What Would It Take For Me to Believe?

By: Dean Tersigni

One of the most important questions that can be asked when arguing a topic is, "What would it take to change your mind?" When I ask this of religious people, they usually respond with, "nothing," but some of the more open-minded people have actually given me a list. Since I too like to keep an open mind, I have decided to come up with a list of various forms of evidence that I would find compelling to believe in gods, souls, and various other supernatural claims. Some of the criteria may seem demanding, but they are necessary to exclude uncertainty or reveal trickery. I suspect this list will grow as I'm asked to consider new beliefs.

A Generic God

I'm setting the bar as low as possible with this one. I'm not asking for evidence of any particular religion's god or a even one with any specific powers (like being all-knowing or perfectly moral). I'm just talking about a generic supernatural entity of sufficient ability that it could be categorized as a god. I do not believe in any gods, but here is how you could convince me:

  • The god must show itself to me and demonstrate supernatural abilities. I will not accept logical "proofs" because, while I enjoy discussing logical proofs, they cannot demonstrate the existence of anything specific. How would you construct a valid syllogism to prove the existence of your dog without actually showing it?
  • In order to demonstrate the entity's abilities are sufficiently impressive to categorize it as a god, it must also demonstrate how it is not just using superior technology. Also, to rule out sleight of hand, the demonstration cannot be anything that can be duplicated by a magician.
  • Some examples that I would find satisfactory: if the god claims to be supernaturally strong, we should expect it to emerge unscathed after being covered in burning thermite and hit with a speeding freight train. If the god claims to be supernaturally smart, it should be able to correctly answer difficult questions posed by top experts in assorted fields. If the god claims to know the future, it should be able to write down a list of ten unrelated words, numbers, and phrases, seal them in an envelope, and allow me to write down my own list before opening their's, and see that both lists match. If the god claims to be able to heal diseases, it should be able to eradicate complicated diseases, and doctors must agree that the patient had the disease before meeting with the god, and were completely cured afterward.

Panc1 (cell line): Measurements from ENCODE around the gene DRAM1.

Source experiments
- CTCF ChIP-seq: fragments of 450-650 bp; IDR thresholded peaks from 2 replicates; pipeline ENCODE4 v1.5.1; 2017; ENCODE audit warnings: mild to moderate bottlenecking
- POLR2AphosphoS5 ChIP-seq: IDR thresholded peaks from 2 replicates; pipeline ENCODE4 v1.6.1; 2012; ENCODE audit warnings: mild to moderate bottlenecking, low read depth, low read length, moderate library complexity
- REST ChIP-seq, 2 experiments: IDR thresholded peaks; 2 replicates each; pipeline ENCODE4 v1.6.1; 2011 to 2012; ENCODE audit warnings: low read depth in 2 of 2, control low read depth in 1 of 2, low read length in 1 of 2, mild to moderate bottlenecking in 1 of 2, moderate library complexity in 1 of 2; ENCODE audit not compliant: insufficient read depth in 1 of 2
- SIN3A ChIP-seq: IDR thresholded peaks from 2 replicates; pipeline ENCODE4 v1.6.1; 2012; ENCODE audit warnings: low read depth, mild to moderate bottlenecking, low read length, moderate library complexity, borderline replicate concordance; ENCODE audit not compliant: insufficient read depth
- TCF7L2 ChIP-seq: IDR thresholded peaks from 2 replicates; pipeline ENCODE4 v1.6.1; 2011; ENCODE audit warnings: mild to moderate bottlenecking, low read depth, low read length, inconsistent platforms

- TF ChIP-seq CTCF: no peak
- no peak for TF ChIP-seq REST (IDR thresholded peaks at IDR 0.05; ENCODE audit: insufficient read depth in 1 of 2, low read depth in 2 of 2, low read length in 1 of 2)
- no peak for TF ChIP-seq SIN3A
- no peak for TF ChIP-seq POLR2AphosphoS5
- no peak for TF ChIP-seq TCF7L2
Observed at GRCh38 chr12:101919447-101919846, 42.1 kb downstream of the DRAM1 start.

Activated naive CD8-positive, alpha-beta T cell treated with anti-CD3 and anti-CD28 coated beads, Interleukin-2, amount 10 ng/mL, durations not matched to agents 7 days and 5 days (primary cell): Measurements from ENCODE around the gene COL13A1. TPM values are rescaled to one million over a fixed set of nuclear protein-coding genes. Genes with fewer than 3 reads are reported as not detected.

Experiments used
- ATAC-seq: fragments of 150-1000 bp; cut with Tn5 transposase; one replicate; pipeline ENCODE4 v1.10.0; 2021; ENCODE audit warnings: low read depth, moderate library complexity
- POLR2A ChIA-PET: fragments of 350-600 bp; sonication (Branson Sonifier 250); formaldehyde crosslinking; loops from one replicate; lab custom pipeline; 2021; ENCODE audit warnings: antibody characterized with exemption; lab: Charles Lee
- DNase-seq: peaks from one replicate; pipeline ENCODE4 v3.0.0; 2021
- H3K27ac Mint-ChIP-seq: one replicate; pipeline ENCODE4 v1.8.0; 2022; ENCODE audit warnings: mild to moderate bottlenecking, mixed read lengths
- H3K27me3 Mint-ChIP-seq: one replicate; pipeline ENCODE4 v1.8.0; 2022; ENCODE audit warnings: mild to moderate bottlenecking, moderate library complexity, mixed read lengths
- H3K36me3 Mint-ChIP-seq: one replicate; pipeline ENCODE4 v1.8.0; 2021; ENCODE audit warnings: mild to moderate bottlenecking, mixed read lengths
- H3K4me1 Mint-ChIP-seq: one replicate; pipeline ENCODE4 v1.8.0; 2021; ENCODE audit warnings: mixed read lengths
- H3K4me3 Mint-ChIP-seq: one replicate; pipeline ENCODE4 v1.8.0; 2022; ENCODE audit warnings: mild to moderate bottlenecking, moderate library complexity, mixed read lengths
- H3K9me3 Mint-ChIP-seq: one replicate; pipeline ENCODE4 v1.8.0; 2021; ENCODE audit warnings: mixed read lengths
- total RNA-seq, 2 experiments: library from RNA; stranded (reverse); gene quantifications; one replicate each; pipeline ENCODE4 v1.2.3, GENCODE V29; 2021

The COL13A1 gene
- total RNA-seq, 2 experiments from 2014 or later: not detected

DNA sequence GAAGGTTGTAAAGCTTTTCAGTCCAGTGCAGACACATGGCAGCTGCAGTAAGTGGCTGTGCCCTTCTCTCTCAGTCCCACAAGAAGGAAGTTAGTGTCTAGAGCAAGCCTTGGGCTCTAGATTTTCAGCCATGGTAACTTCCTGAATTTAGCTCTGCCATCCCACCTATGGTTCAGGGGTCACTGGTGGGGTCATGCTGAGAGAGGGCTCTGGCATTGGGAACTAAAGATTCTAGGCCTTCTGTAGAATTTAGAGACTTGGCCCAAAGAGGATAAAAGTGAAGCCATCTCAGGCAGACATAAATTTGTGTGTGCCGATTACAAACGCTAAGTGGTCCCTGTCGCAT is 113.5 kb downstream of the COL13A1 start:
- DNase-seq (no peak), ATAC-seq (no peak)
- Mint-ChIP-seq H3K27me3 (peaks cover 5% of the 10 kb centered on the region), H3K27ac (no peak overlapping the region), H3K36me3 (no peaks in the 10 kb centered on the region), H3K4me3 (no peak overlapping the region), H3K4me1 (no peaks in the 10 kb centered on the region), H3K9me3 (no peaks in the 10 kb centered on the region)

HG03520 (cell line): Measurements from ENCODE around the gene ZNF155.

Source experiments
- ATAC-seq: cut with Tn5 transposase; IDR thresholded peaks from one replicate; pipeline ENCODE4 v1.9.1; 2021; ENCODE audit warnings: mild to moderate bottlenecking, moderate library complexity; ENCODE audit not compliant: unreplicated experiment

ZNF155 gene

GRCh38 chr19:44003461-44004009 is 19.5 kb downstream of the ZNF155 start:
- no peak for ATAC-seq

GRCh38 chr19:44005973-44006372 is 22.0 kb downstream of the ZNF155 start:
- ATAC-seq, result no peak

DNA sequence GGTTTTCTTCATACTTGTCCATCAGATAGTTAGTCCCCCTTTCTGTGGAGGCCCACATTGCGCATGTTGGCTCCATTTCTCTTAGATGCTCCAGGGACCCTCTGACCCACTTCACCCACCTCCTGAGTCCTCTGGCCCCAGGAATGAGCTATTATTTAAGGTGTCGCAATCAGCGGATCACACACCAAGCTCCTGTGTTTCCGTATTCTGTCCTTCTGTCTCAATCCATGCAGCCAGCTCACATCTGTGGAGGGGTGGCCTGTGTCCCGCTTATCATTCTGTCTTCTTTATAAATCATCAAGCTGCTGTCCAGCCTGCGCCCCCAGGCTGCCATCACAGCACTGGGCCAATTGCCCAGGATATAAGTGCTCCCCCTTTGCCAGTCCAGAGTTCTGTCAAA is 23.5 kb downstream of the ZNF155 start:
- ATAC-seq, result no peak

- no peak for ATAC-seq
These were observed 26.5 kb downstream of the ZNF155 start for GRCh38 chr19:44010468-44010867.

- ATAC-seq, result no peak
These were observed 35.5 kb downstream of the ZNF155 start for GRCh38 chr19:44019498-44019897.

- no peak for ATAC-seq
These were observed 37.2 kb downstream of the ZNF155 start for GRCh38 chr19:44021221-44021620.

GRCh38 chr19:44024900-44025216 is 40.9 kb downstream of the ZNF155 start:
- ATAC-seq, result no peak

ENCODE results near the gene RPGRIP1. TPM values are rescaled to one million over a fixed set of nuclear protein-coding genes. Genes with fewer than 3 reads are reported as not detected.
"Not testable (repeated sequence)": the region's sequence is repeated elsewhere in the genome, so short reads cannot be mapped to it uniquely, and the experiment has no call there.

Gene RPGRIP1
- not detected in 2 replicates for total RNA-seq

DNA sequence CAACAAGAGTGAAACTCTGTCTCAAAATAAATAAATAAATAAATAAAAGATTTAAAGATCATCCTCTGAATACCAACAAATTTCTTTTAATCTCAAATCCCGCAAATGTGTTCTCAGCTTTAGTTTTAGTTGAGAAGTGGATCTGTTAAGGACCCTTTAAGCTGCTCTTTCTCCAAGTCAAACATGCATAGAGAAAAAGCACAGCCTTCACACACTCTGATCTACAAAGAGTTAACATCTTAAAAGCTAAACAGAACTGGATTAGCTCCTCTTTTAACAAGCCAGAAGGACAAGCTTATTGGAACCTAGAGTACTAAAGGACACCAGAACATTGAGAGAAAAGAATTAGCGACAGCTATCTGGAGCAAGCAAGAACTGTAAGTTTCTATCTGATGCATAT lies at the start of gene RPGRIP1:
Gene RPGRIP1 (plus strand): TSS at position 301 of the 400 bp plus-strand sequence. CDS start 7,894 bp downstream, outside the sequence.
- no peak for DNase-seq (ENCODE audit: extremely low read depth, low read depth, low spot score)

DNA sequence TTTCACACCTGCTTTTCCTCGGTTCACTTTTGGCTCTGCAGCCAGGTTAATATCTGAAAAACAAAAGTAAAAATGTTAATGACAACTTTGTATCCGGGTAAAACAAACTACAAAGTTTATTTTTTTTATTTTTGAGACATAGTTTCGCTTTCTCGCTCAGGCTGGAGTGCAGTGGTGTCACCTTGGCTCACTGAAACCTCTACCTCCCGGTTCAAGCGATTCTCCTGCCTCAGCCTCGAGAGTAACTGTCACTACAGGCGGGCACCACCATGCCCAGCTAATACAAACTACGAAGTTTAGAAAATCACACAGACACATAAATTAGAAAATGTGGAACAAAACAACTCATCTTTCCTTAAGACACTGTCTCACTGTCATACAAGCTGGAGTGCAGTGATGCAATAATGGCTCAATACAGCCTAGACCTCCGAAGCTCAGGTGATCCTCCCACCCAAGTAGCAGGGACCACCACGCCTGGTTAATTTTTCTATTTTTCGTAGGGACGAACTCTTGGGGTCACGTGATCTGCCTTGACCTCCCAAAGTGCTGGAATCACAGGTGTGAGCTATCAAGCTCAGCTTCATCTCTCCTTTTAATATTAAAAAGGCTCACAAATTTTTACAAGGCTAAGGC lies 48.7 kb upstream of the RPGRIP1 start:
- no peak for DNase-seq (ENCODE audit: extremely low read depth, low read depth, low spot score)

• To prevent trickery, I would want the demonstration to be filmed and thoroughly examined by people skilled in identifying cheating.
  • To eliminate luck, I would expect the god's abilities to be tested several times under various conditions, by multiple people.
  • In order to ensure that I'm not suffering from hallucinations or delusions, I would want psychologists and neurologists to rule out any mental disorders.
  • Assuming all these criteria are met, I would believe in the proposed god.


Souls are usually described as conscious eternal supernatural entities that are bound to a body when it is alive, but which live on after the body dies. Most religions believe our soul lives on after we die and carries our moral past, allowing us to be punished for evil deeds and rewarded for good deeds. In addition, some people claim that, when near death or briefly dead, their soul floats around the room before returning to their bodies when their revived. I do not believe in souls, but here is how you could convince me:

  • I would need to see a way to reliably and concretely measure the existence of a soul.
  • For example, if someone claims they have the ability to see souls through opaque screens, they should be able to determine which screens have people behind them and which ones don't.
  • In order to be sure the person is not accidentally or surreptitiously measuring a natural metric of the body (body heat, pulse, skin conductivity, etc.), physiologists should be present to weigh in on the test. Likewise, in order to exclude the measurement of any natural emergent property of the brain like the mind or consciousness, neurologists should be present.
  • To ensure that a near-death or temporarily-dead experience isn't just a delusion in an oxygen deprived brain, people must demonstrate specific knowledge unavailable to them while they were alive. For example, if a piece of paper with a random word were placed on a tall shelf in the operating room, various patients who were temporarily dead must routinely be able to correctly identify the number without ever seeing it.